WHILE many parts of Gippsland appear green, the large number of trucks carrying hay and grain on local roads is an indication of the tough situation facing farmers.
A lack of autumn rain has left hay sheds and silage pits empty, forcing farmers to purchase hay and other feeds at premium prices.
The ongoing drought north of the Murray has seen demand for hay skyrocket in recent months, with prices moving north along with the fodder trucks.
GippsDairy regional manager Allan Cameron said the combination of low fodder reserves and high feed and grain prices has put pressure on dairy farmers already feeling the squeeze after recent seasons.
“There’s no doubt many farmers – including dairy farmers – are doing it very hard at the moment.
“East Gippsland has had record low rainfalls during 2018, leaving paddocks bare and dams at dangerously low levels,” he said.
“While some parts of Gippsland are faring better and are even wet, there is still a lack of subsoil moisture across most of Gippsland, with the prospect of a poorer than average spring coming up.”
The Bureau of Meteorology has predicted a 50 per cent chance of lower than average rainfall and higher than average temperatures in south eastern Australia.
Gippsland farm consultant John Gallienne said even the areas that are currently wet are bracing for a disappointing late spring growing season.
Most farmers are now well advanced with assessing stock on their farms, reducing numbers of cows and, in many cases, surplus young stock.
“The worst affected area is East Gippsland, but there’s also dry country on and around the Macalister Irrigation District and in the last month it’s been particularly noticeable how dry it has become as far west as Drouin and Neerim South,” he said.
“Wilting pastures are becoming more evident.
“It’s dry around Yarram and now moving west towards Welshpool and Toora. In the Koo Wee Rup swamp district and down to Phillip Island, farms are also experiencing extreme moisture stress.
“Because it’s now likely to be drier in the latter part of spring, production in the current wetter areas will also be reduced, an overall shortage of silage and hay in the region for feeding later this year and into next year.”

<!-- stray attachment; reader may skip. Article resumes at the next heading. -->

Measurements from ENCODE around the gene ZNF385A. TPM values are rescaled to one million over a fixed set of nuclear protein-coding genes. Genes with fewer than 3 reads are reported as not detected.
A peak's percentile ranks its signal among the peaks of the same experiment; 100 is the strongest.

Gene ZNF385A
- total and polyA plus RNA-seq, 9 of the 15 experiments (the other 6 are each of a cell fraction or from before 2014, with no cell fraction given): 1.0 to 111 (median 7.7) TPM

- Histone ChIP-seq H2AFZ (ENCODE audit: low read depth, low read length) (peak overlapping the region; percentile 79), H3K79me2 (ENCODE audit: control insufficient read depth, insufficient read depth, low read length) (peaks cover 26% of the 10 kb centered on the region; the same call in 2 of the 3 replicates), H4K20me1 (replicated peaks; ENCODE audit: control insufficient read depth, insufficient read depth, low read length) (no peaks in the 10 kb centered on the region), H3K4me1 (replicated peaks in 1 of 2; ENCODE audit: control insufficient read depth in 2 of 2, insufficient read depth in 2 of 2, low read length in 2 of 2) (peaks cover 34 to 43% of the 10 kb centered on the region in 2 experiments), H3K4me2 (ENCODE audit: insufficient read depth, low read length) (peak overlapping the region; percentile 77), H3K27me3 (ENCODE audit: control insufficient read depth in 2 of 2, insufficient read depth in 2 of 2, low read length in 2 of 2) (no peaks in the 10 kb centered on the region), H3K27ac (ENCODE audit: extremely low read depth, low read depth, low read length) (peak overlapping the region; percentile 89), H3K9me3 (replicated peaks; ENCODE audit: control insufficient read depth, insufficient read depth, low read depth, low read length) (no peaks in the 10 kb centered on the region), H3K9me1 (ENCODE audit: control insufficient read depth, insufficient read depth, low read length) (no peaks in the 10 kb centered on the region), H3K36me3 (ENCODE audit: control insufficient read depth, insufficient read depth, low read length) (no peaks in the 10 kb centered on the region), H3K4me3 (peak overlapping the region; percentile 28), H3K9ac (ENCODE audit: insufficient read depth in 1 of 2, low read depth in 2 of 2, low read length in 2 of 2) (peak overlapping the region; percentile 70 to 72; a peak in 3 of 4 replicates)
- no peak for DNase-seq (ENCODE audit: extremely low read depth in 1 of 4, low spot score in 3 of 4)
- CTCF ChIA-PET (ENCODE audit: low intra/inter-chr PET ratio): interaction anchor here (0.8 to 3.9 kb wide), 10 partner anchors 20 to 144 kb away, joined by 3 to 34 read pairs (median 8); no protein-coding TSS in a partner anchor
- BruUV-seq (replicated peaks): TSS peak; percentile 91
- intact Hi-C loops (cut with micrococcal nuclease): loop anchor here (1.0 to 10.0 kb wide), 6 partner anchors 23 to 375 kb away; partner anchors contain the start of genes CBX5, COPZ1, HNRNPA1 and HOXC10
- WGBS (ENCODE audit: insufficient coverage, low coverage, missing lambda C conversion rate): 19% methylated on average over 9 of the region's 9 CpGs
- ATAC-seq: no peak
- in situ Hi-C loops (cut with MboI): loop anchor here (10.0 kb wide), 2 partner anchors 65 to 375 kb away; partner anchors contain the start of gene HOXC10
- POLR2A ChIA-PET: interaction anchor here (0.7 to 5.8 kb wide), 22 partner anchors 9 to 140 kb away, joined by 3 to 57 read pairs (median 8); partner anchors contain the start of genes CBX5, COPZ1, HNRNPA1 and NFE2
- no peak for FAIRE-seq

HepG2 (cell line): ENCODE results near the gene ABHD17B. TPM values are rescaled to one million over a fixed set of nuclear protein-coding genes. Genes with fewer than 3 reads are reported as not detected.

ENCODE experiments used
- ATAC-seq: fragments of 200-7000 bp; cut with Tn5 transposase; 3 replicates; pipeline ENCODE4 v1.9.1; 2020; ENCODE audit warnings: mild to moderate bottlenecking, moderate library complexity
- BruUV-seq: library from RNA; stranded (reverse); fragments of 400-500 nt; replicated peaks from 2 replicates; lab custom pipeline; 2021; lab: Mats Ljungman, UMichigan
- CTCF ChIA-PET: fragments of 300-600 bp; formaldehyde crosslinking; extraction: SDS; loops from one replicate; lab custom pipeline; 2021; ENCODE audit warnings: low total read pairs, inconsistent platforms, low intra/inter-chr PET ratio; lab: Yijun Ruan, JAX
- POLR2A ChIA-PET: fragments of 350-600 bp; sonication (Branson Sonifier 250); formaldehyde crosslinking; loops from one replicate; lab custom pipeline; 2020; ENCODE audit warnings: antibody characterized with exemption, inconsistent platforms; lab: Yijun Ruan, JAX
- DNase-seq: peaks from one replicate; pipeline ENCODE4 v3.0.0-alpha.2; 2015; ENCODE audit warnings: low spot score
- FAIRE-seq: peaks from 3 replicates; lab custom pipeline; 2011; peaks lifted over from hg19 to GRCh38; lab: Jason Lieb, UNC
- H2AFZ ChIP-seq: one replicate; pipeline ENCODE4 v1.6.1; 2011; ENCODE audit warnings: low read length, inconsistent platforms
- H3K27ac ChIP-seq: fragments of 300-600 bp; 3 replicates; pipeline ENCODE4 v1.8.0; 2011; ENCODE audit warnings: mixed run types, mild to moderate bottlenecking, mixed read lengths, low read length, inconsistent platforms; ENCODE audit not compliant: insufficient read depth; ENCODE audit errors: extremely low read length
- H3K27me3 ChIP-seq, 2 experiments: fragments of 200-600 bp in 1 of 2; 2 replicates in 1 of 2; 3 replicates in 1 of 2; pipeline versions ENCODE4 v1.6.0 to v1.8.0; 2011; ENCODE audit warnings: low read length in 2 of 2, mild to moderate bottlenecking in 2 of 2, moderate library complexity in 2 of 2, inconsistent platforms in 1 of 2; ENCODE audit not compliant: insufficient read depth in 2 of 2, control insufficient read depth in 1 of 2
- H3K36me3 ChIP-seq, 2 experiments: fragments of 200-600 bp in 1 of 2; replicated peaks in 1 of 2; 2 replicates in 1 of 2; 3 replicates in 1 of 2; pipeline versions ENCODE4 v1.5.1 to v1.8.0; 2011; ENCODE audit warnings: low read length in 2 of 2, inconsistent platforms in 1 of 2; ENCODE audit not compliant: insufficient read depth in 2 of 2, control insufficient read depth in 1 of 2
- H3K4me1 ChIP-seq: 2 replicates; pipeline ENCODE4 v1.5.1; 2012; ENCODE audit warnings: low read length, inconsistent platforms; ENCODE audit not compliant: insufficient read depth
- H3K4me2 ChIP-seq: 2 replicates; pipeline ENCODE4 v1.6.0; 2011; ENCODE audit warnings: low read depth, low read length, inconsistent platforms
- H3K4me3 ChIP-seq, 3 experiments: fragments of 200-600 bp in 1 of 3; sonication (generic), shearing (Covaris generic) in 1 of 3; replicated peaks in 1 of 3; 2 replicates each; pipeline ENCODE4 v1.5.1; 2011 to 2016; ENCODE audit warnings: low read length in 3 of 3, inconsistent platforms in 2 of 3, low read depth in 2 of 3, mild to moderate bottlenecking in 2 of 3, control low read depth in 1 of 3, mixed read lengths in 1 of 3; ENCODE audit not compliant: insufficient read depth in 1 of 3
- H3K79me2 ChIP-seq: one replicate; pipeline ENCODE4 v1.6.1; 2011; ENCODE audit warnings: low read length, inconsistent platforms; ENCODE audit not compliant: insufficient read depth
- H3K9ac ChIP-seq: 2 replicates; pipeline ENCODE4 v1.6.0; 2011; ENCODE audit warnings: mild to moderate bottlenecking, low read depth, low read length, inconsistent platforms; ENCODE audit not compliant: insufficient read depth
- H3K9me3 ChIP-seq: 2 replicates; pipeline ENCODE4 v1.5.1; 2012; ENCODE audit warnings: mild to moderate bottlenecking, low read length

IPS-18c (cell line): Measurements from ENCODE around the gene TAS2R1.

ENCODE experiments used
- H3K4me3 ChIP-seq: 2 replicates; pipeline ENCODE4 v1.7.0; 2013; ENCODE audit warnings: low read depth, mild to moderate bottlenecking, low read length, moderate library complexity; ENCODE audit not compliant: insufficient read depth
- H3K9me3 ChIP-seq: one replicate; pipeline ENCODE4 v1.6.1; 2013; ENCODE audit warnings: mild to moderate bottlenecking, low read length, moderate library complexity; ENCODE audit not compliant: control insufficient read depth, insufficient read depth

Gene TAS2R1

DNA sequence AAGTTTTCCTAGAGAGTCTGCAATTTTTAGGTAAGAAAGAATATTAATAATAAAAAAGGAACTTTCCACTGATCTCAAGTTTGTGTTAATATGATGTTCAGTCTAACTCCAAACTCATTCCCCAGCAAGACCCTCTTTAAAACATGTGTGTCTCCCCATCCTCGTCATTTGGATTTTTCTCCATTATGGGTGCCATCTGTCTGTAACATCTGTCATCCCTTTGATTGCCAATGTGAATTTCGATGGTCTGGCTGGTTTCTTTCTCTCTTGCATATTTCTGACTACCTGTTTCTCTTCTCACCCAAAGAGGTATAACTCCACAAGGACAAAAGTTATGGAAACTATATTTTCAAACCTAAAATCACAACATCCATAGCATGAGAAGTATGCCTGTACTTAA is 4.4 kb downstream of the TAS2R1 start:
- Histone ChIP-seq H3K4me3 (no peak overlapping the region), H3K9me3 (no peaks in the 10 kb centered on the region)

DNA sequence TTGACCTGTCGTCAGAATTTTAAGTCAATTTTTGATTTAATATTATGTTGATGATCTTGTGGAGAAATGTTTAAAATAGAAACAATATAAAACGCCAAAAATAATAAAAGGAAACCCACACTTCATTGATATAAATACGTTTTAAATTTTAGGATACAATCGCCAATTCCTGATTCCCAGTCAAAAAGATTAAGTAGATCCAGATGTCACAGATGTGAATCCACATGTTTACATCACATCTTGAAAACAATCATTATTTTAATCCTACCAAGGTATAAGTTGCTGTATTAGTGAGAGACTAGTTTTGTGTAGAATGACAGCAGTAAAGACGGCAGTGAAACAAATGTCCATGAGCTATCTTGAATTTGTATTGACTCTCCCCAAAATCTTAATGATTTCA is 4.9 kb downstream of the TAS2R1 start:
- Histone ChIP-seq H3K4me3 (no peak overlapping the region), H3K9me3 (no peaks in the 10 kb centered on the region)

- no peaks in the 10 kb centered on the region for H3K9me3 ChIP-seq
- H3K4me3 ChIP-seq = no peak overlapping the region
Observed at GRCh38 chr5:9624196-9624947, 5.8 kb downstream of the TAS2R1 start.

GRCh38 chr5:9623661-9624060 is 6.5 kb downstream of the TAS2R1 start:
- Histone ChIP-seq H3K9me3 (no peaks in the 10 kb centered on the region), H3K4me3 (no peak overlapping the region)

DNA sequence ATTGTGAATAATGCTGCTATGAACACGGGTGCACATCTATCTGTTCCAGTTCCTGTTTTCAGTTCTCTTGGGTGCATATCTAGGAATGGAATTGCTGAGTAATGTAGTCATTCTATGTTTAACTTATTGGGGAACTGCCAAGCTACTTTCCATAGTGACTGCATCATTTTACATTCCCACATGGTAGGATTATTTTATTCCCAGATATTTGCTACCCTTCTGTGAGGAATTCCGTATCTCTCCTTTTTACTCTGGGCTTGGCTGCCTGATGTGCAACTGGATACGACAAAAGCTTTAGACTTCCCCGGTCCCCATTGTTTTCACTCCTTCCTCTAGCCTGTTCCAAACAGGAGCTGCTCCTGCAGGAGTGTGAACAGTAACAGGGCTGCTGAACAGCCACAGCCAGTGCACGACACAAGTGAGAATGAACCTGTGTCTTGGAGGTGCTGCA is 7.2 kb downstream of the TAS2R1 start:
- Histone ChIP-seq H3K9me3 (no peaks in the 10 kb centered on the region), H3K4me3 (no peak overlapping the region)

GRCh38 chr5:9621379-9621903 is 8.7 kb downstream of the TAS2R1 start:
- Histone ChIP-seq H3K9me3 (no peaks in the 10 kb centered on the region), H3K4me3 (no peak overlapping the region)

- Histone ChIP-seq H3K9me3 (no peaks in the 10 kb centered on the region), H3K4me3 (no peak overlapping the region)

Hay prices in Gippsland rose last week and now range from $340-360/t (cereal), $400-500/t (Lucerne), $180-250/t (straw) and $250-300/t (pasture).
Farmers in East Gippsland are paying transport premiums on top of those prices.
“The prospect of getting hay coming in from other parts of Victoria is reducing because of dry conditions in those areas,” Mr Gallienne said.
“Unfortunately, there is going to be an increased demand for grain, but grain crops are struggling too, barley production is lower and wheat, where available, will be at a higher price than this year.”
Mr Gallienne urged farmers to reassess how they are approaching spring, with soil temperatures higher than normal, meaning growth can be achieved earlier than usual.
“It’s now time to immediately kick-start spring growth across the farms if you haven’t already,” he said.
“I’ve been measuring soil temperatures from Orbost to Wonthaggi and they have all been at 10 degrees Celsius which is well above normal for this time of year – spring is here now.
“Where there is still adequate moisture for nitrogen response – even at low response levels – it is still cost effective to apply N to pastures rather than buying in feed at high prices. Where there are known moderate or low soil potassium levels add K to the nitrogen.
“At this stage the opportunity to successfully grow summer fodder crops to fill a feed gap is reducing unless there is water to irrigate them.”
Gippsland dairy farmers are being urged to access resources available through GippsDairy and Dairy Australia as they plan their strategy for the next few months.
“Knowing your situation, especially with finances and feed, and planning for all eventualities will help farmers cope with tougher than average seasons,” Mr Cameron said.
“With the shortage of supply and corresponding higher feed prices, I’d encourage every farmer to make the most of their spring harvest, whatever that might bring.
“I’d also urge farmers to speak to their own trusted advisors as well as utilising the resources available through the Dairy Australia website (www.dairyaustralia.com.au) where there is information on anything from silage production to feed budgeting to the latest hay and grain reports.”
Farmers urged to act now